So when I was offered the opportunity to attend opening night of Foote in the Door’s production of the Steven Sondheim musical Into the Woods, I signed up immediately.

And I got what I wanted. Into the Woods has music – lots of music, with hummable melodies and satisfying harmonies and lots of reprises of the good bits, and a backstage orchestra led by Daniel Belland. It has a movement ensemble bringing the forest to life (Julia Stanski, Andrew Kwan, James Velasco, Nick Davis). The large cast performs intertwined versions of several familiar fairy tales, with help from narrator Brian Ault and throughline of a Baker and Baker’s Wife (Jason Duiker and Melanie Lafleur) who are sent on a quest to acquire objects from the various archetypal characters in order to fulfill their wish for a child. The quest, and the other wishes in the familiar fairytales, are all complete by intermission, giving the impression of happily-ever-after.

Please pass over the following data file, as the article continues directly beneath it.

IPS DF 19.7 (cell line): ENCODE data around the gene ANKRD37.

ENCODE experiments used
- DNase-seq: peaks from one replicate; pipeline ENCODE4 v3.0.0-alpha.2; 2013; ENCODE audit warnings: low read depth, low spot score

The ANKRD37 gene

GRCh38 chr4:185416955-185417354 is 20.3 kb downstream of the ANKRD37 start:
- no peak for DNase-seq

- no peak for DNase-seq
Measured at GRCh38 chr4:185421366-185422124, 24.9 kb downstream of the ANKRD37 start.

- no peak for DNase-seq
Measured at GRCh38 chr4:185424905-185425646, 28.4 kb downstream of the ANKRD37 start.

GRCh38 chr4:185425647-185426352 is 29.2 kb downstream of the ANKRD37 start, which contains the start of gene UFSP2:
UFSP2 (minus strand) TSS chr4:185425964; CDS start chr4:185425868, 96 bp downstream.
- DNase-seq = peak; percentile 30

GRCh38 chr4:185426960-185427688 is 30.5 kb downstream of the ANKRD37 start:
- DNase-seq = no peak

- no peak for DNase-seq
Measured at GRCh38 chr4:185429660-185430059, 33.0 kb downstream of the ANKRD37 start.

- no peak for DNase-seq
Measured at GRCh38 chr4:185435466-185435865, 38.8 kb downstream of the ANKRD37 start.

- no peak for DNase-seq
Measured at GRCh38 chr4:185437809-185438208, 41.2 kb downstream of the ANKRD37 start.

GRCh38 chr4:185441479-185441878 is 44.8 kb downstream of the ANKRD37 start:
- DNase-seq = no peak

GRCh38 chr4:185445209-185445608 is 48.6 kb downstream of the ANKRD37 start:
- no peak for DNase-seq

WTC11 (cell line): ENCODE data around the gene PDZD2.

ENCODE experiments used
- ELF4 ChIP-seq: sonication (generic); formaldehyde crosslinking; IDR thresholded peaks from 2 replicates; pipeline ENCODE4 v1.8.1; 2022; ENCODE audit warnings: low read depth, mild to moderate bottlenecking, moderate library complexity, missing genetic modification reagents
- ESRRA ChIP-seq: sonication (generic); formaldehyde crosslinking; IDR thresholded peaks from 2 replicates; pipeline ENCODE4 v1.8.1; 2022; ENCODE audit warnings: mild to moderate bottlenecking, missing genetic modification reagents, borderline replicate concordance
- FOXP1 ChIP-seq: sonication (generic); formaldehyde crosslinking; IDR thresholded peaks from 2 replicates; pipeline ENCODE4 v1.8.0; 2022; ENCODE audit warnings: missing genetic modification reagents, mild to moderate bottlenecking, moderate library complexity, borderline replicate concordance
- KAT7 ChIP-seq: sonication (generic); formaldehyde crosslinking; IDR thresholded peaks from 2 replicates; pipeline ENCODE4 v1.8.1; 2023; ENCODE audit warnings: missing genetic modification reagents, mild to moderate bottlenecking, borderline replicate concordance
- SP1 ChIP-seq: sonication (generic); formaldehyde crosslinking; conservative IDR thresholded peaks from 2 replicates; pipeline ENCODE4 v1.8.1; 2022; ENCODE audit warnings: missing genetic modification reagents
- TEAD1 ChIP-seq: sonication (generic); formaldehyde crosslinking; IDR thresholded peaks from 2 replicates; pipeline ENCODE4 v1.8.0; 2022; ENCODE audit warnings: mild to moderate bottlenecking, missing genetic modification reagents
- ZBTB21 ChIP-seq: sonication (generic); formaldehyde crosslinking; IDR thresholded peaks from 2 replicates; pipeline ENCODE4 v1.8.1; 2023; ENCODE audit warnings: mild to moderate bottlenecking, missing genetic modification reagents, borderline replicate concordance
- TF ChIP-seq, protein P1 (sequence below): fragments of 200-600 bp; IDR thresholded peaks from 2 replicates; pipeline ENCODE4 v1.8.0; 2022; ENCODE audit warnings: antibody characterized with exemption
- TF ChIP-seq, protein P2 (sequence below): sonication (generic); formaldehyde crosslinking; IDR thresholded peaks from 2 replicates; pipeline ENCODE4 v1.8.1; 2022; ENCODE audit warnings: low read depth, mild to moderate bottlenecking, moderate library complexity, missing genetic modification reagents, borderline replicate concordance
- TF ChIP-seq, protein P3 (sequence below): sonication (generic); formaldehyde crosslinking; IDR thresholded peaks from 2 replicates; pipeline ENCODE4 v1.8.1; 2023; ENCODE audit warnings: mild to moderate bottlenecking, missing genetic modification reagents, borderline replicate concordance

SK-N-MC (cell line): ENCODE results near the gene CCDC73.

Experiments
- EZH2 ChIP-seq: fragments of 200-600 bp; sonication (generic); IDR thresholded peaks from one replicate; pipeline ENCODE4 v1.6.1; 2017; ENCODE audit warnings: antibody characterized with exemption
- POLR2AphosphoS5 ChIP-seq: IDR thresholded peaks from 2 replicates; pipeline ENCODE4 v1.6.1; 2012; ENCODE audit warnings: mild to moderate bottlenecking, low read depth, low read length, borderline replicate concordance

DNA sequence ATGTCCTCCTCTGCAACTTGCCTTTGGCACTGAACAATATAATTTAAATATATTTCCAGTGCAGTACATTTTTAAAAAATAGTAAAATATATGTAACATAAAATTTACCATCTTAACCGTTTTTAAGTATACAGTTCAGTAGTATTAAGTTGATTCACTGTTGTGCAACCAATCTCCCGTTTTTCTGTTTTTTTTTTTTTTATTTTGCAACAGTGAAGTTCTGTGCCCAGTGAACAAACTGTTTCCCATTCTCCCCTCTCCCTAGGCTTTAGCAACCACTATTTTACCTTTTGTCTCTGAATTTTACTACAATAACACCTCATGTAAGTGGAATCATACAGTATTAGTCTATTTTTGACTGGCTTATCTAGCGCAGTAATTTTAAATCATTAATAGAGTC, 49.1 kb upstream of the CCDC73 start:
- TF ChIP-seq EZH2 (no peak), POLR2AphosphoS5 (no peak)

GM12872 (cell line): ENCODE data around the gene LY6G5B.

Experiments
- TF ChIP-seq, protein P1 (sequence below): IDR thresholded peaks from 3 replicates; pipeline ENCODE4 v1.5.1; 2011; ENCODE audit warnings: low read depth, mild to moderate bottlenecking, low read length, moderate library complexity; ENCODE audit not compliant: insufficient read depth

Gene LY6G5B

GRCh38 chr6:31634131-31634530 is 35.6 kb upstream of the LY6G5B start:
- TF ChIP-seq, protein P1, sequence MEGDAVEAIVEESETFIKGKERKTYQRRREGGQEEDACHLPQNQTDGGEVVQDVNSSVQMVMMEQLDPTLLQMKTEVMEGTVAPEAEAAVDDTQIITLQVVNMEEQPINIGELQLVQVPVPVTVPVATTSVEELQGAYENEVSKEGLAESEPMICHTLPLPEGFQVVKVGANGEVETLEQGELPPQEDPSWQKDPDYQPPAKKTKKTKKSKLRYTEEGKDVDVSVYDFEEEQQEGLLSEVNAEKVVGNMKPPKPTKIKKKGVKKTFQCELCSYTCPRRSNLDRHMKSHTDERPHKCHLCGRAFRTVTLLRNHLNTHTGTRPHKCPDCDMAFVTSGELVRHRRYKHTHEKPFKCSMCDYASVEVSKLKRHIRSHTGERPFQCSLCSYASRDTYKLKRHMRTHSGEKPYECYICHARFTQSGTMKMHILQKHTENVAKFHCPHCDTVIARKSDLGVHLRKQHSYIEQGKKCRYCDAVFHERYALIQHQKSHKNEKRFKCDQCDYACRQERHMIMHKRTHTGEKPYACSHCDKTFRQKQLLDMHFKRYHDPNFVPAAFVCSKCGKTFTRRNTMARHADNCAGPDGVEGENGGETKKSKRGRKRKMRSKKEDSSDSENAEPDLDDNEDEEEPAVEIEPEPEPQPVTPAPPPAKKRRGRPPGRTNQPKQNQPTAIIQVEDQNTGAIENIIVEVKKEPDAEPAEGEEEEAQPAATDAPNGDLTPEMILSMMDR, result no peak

Actor in gold and silver ball gown, with dancer moving tiny birds around her
Ruth Wong-Miller as Cinderella going to the festival, and Julia Stanski animating a flock of birds. Photo by Nanc Price Photography.

I had never seen the stage musical before, and had only vague memories of the movie, so I was very curious about what would happen in Act 2. And it turned out there was a lot to happen in Act 2 – mostly not tidy and definitely not all happy. While the quick pace and smooth dovetailing of plot bits in Act 1 was satisfying, Act 2 was more challenging and far less predictable. I have often thought that fairytale princes aren’t particularly inspiring or interesting – so I loved that the Into the Woods versions (Russ Farmer and Scott McLeod) became over-the-top prats and cads but were also completely bewildered about why they weren’t happy. Cinderella’s endearing down-to-earth sincerity was well portrayed by Ruth Wong-Miller. Due to an illness in the cast, Trish Van Doornum, the production’s director, was playing Jack’s Mother and Melanie Lafleur moved from that role to play the Baker’s Wife, including the powerful solo “Moments in the Woods”. One of my favourite characters was the Witch, played by Nicole English.

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Tickets for the short run in the Westbury Theatre at the ATB Arts Barns were sold through Eventbrite – but they may be completely sold out for the remaining shows in the short run.

The Great Whorehouse Fire of 1921